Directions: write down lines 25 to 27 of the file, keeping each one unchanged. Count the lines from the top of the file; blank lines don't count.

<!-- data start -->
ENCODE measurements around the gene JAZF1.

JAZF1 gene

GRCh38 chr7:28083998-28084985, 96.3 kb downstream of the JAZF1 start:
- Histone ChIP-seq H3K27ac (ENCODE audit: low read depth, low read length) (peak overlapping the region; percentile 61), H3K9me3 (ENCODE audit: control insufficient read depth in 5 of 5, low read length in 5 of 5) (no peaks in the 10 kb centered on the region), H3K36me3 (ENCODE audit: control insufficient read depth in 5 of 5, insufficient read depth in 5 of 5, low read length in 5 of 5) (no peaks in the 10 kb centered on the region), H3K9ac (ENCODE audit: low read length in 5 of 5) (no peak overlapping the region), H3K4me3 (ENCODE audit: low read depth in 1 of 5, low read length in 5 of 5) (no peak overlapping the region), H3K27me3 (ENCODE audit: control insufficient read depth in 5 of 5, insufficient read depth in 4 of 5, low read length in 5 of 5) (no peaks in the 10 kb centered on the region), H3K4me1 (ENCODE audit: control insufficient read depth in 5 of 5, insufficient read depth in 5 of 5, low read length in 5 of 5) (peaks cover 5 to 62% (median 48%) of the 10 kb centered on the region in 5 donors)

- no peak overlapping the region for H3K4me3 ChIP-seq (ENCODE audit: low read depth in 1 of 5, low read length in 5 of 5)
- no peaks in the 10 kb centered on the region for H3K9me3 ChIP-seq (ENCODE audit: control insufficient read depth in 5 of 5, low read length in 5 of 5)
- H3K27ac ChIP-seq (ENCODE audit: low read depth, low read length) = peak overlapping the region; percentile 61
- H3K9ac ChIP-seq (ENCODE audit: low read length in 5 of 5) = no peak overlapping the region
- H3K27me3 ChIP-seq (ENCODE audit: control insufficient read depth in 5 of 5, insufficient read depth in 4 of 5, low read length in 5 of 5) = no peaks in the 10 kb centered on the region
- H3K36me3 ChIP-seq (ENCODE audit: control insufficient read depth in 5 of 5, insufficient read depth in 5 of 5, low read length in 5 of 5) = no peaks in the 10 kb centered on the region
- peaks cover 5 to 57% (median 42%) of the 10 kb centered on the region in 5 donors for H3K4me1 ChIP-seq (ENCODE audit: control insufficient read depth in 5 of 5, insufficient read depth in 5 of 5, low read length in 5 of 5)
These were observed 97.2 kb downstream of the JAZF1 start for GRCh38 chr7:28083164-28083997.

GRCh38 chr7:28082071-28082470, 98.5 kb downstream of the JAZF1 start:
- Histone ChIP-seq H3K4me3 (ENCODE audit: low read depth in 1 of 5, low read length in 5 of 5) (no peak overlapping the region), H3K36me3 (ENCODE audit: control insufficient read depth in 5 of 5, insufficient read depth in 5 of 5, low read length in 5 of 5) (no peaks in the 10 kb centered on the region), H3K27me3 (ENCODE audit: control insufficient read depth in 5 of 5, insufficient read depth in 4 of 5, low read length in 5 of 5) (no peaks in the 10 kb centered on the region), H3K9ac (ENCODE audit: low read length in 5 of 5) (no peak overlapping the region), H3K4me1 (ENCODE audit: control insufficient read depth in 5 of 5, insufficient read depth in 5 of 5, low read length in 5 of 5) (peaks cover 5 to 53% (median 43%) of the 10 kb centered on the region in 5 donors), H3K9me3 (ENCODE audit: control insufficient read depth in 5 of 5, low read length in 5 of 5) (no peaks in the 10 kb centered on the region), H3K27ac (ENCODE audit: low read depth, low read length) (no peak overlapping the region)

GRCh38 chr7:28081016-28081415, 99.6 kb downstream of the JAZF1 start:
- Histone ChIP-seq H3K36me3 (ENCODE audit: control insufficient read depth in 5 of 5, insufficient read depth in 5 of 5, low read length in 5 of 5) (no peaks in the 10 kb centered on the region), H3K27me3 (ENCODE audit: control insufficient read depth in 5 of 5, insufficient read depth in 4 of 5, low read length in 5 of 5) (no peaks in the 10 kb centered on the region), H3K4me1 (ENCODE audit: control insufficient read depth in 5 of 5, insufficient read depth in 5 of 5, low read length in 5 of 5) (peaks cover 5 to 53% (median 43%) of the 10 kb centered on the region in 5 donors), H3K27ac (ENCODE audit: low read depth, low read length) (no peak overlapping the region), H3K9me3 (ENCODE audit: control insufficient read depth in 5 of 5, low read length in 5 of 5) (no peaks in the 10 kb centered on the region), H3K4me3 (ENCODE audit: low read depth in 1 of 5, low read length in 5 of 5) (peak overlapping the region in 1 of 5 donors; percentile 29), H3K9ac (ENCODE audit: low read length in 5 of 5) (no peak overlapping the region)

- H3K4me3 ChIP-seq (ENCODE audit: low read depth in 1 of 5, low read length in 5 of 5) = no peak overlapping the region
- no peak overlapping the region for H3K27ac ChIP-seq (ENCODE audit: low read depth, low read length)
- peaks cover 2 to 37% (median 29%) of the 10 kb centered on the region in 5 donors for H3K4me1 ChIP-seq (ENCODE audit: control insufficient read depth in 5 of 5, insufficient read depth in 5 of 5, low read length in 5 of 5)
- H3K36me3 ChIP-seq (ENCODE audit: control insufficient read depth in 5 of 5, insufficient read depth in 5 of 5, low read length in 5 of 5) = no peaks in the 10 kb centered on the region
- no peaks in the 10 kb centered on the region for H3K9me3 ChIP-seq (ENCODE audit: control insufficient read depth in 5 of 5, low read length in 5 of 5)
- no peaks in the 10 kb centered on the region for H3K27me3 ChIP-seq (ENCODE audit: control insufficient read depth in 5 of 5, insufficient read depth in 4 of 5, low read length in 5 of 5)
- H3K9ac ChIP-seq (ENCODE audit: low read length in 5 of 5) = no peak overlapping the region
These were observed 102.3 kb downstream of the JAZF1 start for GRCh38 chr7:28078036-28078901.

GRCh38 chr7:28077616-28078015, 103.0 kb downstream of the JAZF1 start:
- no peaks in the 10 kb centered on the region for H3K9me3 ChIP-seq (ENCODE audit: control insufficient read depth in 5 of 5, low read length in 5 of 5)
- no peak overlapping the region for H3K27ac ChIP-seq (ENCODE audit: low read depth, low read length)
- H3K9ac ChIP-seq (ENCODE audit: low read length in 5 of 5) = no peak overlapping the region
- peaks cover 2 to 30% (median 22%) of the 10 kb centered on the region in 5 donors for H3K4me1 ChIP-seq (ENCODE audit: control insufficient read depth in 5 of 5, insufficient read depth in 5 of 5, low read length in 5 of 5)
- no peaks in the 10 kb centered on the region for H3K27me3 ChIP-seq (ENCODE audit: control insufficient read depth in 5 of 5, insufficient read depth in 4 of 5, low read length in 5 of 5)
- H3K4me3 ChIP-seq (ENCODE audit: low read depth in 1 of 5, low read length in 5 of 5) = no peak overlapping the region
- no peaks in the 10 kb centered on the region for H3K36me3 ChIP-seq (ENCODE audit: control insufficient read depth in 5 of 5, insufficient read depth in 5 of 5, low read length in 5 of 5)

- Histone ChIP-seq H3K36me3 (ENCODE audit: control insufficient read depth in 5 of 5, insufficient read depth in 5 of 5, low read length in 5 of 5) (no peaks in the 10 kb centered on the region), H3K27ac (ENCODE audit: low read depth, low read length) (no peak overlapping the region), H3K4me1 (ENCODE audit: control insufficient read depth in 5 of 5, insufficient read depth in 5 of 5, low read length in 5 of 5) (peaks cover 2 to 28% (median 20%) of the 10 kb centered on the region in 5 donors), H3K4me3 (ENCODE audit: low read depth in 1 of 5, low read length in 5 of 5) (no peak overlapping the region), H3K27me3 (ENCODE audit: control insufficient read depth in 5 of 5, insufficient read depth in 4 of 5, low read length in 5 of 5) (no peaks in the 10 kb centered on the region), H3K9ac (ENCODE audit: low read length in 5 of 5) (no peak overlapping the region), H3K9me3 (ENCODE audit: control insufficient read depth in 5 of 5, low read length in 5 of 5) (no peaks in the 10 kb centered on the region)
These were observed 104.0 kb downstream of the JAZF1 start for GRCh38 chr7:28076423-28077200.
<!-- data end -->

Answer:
GRCh38 chr7:28077616-28078015, 103.0 kb downstream of the JAZF1 start:
- no peaks in the 10 kb centered on the region for H3K9me3 ChIP-seq (ENCODE audit: control insufficient read depth in 5 of 5, low read length in 5 of 5)
- no peak overlapping the region for H3K27ac ChIP-seq (ENCODE audit: low read depth, low read length)